The way Composer solves this is through a boolean satisfaction algorithm. Therefore, this is a problem whose complexity grows exponentially as the number of dependencies increases.

composer.lock

After running the install command, we'll notice that a new file was created: composer.lock. The purpose of this file is to store the exact versions of the packages that Composer installed by doing a "lock" of these versions (hence the file name). By doing this, all programmers who will use the project will have the exact same dependencies versions installed.

The .lock file contains a hashed version of the .json file. This means that, if the .json file is changed, the next execution of composer install will point out that the 2 files are no longer in sync.

Having such a file also makes installing the packages easier because composer install will skip the complex step of figuring what version to download for each package.

Versioning Operators

Semantic versioning (major.minor.patch) is now considered a best-practice in the PHP world. Therefore, packages generally follow these guidelines.

The version of a package can be specified using basic operators:

In addition to these basic operators, next release operators can also be used:

Package stability

Composer allows installing packages with various levels of stability. The possible stability levels, in increasing order, are: dev, alpha, beta, RC and stable. This level can be specified in 2 not mutually exclusive ways:

Autoloading

In the chapter about the history of package management, we saw how the full and correct support for namespaces added in PHP 5.3 was the spark that allowed the birth of a truly useful package manager. Namespaces are, among other things, the correct way to integrate 3rd-party code in our own application, eliminating the need to use the include and require statements.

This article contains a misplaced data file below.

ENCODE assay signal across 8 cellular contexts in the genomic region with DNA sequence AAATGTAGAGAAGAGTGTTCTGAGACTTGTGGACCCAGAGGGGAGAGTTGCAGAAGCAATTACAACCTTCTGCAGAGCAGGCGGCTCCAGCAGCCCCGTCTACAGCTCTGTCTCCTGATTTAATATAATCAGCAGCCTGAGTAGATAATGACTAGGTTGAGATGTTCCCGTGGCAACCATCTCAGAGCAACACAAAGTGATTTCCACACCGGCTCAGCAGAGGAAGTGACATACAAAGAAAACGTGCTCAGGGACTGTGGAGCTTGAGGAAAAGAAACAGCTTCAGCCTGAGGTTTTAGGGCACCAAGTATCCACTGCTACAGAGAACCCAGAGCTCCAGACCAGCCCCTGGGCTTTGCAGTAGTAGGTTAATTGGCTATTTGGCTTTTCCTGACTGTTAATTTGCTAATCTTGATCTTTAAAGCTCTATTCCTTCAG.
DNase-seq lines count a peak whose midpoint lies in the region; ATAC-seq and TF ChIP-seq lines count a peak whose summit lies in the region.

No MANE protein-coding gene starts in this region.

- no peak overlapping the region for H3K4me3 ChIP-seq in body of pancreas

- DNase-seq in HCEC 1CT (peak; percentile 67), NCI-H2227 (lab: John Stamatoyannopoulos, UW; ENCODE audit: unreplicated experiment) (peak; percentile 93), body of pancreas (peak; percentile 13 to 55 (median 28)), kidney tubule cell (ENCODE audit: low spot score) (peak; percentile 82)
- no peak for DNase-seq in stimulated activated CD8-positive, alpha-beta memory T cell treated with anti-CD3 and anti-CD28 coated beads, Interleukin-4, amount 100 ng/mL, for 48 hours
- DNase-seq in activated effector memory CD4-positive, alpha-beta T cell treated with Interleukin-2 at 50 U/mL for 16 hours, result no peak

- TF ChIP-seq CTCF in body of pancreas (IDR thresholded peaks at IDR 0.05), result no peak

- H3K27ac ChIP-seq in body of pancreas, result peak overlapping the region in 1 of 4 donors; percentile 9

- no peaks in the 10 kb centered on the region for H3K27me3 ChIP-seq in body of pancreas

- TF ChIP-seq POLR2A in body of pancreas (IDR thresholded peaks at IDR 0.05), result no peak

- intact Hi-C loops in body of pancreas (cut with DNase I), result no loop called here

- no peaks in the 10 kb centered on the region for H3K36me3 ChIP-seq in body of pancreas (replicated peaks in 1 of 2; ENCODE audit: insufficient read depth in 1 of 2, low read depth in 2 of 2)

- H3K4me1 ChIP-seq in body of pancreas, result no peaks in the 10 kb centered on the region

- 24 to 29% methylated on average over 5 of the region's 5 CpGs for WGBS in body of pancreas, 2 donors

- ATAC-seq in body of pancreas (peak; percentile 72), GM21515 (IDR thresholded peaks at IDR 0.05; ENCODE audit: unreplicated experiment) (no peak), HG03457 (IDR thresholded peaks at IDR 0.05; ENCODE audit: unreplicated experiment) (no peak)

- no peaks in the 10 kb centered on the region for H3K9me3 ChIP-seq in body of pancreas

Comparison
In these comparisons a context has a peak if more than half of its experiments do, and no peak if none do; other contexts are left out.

Composer will build a namespace autoload for our project and our dependencies based on the information specified in composer.json under the autoloading root-key. This information can be specified in 3 different ways: PSR-0 definitions, PSR-4 definitions and mapping between a namespace and a file. These 3 possibilities can be added in any combination one chooses.

Package sources

Packagist

Packagist is the main and default repository which contains all the available packages that can be installed. These are usually added there and maintained by their authors. Packagist requires that the source of a package be a Git repository, which of course must be public. Because of this, the source usually ends up being the package's GitHub page, but this is not mandatory.

Satis

Satis is a simpler incarnation of Packagist, it can be installed in a private system. There are two main benefits for using Satis as package repository:

Commands

Until now, we met some of Composer's features through the commands install and show. However, Composer has a variety of other commands.

In short, commands help us easily perform a variety of the most frequently needed operations in the context of a package manager. This could include starting a new project, adding/deleting packages, checking dependencies between packages, re-generating autoload information, changing Composer settings and many more. We will let you check the documentation to see a very detailed description.

In the end...

Composer, together with Packagist, is a modern and solid package manager. It includes a lot of needed features, without sacrificing simplicity and easy learning curve.

Composer was the spark needed by PHP in order to adopt many modern software development practices. It's by far one of the most important projects in PHP's ecosystem.